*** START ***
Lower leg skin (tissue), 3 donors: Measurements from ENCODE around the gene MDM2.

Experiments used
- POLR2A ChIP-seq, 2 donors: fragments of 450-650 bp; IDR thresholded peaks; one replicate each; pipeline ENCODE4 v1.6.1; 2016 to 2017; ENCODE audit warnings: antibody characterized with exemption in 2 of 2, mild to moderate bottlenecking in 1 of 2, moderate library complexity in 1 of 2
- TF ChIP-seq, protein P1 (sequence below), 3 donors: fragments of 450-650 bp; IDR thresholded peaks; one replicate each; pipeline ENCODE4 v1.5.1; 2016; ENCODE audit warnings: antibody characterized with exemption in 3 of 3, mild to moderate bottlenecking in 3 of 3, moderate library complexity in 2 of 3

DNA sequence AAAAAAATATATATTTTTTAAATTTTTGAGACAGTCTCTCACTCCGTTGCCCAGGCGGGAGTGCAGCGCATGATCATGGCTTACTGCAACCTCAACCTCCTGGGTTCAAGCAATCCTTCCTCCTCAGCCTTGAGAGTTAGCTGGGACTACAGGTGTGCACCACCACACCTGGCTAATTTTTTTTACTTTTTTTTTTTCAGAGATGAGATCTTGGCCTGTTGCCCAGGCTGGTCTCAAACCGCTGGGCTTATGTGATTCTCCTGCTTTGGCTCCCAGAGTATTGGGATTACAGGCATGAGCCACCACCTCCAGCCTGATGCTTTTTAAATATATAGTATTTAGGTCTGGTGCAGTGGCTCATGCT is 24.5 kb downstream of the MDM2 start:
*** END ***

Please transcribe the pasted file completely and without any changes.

Lower leg skin (tissue), 3 donors: Measurements from ENCODE around the gene MDM2.

Experiments used
- POLR2A ChIP-seq, 2 donors: fragments of 450-650 bp; IDR thresholded peaks; one replicate each; pipeline ENCODE4 v1.6.1; 2016 to 2017; ENCODE audit warnings: antibody characterized with exemption in 2 of 2, mild to moderate bottlenecking in 1 of 2, moderate library complexity in 1 of 2
- TF ChIP-seq, protein P1 (sequence below), 3 donors: fragments of 450-650 bp; IDR thresholded peaks; one replicate each; pipeline ENCODE4 v1.5.1; 2016; ENCODE audit warnings: antibody characterized with exemption in 3 of 3, mild to moderate bottlenecking in 3 of 3, moderate library complexity in 2 of 3

DNA sequence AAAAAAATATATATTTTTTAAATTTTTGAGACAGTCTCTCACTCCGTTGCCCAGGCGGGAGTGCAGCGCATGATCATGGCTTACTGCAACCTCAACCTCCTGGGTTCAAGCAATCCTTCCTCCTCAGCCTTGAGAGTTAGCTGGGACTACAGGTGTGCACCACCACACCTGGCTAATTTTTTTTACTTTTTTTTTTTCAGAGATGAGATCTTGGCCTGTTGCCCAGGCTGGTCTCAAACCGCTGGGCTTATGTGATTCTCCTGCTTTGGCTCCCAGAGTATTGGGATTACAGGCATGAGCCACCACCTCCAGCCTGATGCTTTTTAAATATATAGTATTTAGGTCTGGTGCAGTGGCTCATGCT is 24.5 kb downstream of the MDM2 start: